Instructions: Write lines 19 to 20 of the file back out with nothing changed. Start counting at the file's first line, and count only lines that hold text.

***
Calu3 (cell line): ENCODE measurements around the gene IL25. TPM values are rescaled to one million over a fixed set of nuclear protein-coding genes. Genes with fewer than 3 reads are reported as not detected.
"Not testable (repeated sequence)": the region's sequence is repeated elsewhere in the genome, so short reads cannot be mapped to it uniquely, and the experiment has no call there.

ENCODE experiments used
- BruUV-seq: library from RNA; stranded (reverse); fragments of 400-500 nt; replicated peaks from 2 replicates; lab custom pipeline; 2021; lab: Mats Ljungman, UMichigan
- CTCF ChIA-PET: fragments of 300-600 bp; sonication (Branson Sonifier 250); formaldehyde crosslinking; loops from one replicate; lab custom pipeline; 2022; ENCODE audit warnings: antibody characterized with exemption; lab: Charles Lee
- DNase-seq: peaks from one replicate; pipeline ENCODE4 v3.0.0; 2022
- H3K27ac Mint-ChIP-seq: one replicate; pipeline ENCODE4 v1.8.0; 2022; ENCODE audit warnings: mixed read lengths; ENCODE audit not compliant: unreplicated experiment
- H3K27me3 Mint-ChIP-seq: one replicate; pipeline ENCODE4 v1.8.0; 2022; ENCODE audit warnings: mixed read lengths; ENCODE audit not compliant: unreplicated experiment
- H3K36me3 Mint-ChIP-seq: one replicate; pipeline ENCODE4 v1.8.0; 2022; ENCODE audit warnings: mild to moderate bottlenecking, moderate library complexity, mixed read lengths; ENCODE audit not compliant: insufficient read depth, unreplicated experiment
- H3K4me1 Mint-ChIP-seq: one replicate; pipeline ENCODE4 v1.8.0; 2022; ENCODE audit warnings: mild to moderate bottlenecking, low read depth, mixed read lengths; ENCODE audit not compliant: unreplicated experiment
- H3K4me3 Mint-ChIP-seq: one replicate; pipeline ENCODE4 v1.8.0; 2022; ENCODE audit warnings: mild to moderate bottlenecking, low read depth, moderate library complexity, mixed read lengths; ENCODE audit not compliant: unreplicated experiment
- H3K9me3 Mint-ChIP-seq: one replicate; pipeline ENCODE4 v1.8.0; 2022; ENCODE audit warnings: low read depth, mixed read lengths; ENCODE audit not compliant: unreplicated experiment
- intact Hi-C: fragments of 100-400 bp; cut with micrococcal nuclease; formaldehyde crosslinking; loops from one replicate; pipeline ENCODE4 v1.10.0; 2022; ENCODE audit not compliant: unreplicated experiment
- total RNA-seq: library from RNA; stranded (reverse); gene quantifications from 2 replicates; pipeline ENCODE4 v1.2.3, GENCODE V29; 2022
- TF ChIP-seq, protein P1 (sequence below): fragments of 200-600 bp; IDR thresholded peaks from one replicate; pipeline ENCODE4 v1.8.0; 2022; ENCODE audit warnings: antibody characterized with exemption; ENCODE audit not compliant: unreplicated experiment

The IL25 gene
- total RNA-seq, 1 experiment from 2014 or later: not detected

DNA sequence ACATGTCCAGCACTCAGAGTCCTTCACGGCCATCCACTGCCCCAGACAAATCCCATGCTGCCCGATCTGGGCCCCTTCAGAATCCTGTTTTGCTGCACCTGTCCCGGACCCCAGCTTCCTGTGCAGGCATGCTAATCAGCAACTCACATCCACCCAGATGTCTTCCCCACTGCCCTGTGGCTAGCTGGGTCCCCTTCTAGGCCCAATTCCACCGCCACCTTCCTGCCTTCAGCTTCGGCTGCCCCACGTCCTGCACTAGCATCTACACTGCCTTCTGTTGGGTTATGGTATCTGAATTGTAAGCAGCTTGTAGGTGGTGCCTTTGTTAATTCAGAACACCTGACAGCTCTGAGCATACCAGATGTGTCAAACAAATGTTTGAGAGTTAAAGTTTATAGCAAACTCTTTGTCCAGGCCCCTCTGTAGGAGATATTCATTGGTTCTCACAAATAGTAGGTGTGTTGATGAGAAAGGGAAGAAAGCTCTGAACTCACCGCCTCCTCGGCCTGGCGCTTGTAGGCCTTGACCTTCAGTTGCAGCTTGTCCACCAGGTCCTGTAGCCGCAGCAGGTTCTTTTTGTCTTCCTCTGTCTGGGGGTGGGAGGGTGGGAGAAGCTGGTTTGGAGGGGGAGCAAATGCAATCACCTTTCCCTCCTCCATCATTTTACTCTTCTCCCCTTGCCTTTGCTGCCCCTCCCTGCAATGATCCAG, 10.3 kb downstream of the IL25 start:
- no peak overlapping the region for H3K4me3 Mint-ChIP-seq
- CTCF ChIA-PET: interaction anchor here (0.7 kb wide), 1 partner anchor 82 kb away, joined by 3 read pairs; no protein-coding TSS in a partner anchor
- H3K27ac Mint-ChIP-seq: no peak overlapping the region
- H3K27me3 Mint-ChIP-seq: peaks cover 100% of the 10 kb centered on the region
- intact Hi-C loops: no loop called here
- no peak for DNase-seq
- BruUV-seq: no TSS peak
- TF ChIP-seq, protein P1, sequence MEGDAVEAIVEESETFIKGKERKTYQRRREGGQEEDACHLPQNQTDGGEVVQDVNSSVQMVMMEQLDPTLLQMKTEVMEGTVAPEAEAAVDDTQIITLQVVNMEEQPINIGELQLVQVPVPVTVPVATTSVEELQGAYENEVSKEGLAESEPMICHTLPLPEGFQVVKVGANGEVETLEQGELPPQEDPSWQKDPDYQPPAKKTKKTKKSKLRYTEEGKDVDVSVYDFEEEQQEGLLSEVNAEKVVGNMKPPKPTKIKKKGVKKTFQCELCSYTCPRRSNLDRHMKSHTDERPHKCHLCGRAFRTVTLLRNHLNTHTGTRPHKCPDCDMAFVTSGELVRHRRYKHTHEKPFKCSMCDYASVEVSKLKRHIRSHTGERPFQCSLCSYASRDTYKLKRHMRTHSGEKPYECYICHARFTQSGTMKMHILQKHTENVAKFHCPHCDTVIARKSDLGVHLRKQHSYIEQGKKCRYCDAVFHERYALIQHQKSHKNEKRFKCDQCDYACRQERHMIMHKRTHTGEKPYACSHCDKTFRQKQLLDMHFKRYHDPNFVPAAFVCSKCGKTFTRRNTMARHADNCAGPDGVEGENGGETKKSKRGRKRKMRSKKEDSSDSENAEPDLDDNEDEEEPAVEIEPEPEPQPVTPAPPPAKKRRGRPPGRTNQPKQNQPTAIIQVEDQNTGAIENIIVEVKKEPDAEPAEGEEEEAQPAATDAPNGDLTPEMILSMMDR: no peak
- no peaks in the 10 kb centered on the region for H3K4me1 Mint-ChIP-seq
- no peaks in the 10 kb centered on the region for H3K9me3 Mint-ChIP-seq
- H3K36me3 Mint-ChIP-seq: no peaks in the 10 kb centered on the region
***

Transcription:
- no peak overlapping the region for H3K4me3 Mint-ChIP-seq
- CTCF ChIA-PET: interaction anchor here (0.7 kb wide), 1 partner anchor 82 kb away, joined by 3 read pairs; no protein-coding TSS in a partner anchor